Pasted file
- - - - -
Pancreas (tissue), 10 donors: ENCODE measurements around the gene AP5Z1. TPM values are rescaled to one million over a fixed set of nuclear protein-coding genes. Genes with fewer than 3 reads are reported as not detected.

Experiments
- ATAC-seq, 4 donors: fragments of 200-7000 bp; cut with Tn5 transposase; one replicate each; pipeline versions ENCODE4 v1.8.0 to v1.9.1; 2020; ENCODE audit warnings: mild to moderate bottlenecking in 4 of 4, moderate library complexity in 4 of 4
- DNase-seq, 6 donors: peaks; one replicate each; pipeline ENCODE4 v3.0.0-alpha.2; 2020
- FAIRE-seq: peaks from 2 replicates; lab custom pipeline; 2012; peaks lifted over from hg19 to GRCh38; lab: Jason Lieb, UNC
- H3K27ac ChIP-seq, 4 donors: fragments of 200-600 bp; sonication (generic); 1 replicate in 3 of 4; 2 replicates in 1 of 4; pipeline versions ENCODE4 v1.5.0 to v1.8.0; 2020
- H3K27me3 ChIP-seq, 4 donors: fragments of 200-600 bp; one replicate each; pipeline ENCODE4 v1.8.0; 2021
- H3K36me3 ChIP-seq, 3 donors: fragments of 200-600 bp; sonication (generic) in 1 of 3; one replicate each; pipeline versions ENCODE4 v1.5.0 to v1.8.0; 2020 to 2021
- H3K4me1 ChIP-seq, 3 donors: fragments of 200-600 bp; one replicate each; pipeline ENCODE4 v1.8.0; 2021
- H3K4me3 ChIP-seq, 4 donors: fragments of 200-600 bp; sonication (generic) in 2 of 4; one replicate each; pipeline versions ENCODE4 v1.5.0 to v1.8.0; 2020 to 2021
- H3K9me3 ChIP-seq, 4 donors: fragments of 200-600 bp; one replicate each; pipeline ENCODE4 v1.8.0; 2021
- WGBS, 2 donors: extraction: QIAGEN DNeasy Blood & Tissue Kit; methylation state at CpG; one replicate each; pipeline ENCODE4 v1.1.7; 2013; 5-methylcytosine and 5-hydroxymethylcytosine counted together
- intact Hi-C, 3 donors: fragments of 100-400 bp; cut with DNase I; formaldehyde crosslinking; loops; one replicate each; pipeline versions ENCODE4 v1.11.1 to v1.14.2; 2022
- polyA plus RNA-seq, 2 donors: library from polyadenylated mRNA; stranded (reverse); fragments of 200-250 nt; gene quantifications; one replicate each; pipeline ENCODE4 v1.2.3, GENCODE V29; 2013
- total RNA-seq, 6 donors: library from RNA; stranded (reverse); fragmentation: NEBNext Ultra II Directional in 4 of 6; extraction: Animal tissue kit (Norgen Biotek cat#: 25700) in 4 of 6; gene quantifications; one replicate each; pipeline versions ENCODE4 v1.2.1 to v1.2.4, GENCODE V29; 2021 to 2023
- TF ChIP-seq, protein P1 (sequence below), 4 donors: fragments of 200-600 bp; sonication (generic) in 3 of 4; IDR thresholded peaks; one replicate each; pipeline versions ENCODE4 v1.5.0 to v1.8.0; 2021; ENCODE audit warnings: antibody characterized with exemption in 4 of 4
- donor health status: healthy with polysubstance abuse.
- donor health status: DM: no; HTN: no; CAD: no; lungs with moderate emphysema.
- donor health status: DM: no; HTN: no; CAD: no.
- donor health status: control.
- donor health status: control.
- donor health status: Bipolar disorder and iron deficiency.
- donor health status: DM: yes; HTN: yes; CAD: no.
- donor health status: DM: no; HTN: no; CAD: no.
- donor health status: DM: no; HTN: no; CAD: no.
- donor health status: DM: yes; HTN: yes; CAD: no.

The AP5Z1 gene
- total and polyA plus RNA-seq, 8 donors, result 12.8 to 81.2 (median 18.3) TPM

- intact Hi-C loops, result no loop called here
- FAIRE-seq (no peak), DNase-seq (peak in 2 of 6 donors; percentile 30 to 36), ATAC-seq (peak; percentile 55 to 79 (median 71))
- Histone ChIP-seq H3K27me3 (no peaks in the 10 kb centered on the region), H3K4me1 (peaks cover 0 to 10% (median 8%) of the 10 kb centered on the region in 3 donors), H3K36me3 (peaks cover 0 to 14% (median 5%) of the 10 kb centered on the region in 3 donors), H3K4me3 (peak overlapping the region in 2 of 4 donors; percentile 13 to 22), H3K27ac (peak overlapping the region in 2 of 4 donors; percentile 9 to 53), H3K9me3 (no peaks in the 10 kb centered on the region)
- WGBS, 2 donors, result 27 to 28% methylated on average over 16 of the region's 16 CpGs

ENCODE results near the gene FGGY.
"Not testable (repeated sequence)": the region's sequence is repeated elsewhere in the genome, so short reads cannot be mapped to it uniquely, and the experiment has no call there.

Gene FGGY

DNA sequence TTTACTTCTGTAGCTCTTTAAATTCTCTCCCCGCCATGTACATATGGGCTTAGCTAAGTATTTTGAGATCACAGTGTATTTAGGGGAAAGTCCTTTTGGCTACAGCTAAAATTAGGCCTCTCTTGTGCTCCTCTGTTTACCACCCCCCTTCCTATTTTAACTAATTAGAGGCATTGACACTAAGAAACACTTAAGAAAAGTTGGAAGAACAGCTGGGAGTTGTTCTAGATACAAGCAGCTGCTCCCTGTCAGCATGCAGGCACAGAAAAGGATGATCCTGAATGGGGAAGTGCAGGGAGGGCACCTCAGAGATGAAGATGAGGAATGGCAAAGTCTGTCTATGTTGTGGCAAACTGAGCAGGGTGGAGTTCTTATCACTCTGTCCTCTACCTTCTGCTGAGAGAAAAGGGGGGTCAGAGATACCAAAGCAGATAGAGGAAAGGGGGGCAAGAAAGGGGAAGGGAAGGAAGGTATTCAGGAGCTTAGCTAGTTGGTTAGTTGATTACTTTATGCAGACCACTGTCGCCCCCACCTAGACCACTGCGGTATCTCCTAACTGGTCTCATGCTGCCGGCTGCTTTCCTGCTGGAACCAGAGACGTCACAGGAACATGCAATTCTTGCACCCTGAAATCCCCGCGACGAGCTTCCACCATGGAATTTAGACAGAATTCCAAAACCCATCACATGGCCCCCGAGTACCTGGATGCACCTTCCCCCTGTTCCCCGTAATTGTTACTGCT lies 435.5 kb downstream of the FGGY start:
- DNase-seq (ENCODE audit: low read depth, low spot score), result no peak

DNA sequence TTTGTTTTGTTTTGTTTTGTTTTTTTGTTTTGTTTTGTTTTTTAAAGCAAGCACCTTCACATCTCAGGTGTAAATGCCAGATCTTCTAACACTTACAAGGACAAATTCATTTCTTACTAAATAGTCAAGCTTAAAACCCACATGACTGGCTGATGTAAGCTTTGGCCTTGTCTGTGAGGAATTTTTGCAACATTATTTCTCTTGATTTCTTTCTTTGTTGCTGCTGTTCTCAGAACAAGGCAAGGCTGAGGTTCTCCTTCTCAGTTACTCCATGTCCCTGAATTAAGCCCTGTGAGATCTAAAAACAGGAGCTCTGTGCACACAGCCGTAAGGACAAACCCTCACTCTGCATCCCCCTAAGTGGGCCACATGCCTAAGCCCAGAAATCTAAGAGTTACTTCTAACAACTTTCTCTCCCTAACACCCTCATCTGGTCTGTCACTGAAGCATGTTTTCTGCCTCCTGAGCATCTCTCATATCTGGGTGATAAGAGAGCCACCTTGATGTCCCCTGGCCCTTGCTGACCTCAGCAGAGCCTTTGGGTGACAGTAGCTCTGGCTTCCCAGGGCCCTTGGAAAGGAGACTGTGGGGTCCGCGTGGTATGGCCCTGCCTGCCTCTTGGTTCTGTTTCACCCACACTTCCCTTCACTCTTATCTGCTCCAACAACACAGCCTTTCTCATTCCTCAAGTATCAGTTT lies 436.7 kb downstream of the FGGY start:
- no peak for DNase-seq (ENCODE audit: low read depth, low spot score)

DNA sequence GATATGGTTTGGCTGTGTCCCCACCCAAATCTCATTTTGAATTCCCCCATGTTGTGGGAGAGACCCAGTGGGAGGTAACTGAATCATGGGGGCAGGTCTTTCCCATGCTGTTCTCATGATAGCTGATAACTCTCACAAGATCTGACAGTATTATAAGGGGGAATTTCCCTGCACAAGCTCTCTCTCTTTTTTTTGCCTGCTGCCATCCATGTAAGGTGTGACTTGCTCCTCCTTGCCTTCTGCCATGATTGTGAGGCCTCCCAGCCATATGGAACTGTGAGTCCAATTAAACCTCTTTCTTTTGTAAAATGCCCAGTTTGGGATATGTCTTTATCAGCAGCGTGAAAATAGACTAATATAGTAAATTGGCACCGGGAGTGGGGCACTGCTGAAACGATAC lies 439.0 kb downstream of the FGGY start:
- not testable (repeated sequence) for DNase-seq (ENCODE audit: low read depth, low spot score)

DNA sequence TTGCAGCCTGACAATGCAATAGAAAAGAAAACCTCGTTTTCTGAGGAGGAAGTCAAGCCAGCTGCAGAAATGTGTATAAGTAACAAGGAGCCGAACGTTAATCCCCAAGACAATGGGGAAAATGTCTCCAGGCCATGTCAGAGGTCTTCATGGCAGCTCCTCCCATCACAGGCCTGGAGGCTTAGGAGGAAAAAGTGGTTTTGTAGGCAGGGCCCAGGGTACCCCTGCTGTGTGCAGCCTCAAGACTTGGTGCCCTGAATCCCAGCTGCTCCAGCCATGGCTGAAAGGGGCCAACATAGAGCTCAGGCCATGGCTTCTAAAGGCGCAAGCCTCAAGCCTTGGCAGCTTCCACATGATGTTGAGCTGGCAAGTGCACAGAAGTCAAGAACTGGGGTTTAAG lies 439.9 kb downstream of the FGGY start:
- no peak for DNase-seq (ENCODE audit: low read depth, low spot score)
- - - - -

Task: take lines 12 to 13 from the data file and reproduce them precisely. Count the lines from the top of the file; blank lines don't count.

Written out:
- WGBS, 2 donors: extraction: QIAGEN DNeasy Blood & Tissue Kit; methylation state at CpG; one replicate each; pipeline ENCODE4 v1.1.7; 2013; 5-methylcytosine and 5-hydroxymethylcytosine counted together
- intact Hi-C, 3 donors: fragments of 100-400 bp; cut with DNase I; formaldehyde crosslinking; loops; one replicate each; pipeline versions ENCODE4 v1.11.1 to v1.14.2; 2022